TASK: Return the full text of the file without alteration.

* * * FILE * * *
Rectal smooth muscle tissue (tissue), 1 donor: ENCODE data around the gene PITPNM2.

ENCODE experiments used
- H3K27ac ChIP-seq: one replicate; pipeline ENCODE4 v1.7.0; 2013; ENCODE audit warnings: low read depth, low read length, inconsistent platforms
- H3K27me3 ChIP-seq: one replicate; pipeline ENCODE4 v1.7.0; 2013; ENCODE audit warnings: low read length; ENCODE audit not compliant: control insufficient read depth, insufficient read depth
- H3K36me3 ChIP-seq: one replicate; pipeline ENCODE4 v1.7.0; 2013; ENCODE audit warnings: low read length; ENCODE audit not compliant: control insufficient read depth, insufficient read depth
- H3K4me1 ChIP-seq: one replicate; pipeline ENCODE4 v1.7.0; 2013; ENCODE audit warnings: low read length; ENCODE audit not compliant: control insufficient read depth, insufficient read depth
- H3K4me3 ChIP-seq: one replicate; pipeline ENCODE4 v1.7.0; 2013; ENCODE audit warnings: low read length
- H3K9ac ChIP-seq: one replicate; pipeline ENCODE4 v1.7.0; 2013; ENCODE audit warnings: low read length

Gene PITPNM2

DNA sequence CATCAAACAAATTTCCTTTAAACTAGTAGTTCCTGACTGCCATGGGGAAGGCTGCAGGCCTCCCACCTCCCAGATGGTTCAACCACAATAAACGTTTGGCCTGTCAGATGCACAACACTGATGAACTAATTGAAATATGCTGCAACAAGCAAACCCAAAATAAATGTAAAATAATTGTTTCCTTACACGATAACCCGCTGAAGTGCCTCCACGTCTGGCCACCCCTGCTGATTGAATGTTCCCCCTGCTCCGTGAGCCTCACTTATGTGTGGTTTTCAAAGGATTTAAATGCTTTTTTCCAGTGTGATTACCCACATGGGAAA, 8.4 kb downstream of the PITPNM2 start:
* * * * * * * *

Rectal smooth muscle tissue (tissue), 1 donor: ENCODE data around the gene PITPNM2.

ENCODE experiments used
- H3K27ac ChIP-seq: one replicate; pipeline ENCODE4 v1.7.0; 2013; ENCODE audit warnings: low read depth, low read length, inconsistent platforms
- H3K27me3 ChIP-seq: one replicate; pipeline ENCODE4 v1.7.0; 2013; ENCODE audit warnings: low read length; ENCODE audit not compliant: control insufficient read depth, insufficient read depth
- H3K36me3 ChIP-seq: one replicate; pipeline ENCODE4 v1.7.0; 2013; ENCODE audit warnings: low read length; ENCODE audit not compliant: control insufficient read depth, insufficient read depth
- H3K4me1 ChIP-seq: one replicate; pipeline ENCODE4 v1.7.0; 2013; ENCODE audit warnings: low read length; ENCODE audit not compliant: control insufficient read depth, insufficient read depth
- H3K4me3 ChIP-seq: one replicate; pipeline ENCODE4 v1.7.0; 2013; ENCODE audit warnings: low read length
- H3K9ac ChIP-seq: one replicate; pipeline ENCODE4 v1.7.0; 2013; ENCODE audit warnings: low read length

Gene PITPNM2

DNA sequence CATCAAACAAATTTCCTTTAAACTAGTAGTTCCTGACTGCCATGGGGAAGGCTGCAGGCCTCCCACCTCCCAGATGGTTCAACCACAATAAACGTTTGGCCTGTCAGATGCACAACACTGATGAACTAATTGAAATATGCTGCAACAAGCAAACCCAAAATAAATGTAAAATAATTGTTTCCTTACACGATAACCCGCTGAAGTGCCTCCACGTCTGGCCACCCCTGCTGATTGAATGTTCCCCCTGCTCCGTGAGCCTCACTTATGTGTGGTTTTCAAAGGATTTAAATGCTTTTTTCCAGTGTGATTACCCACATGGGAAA, 8.4 kb downstream of the PITPNM2 start: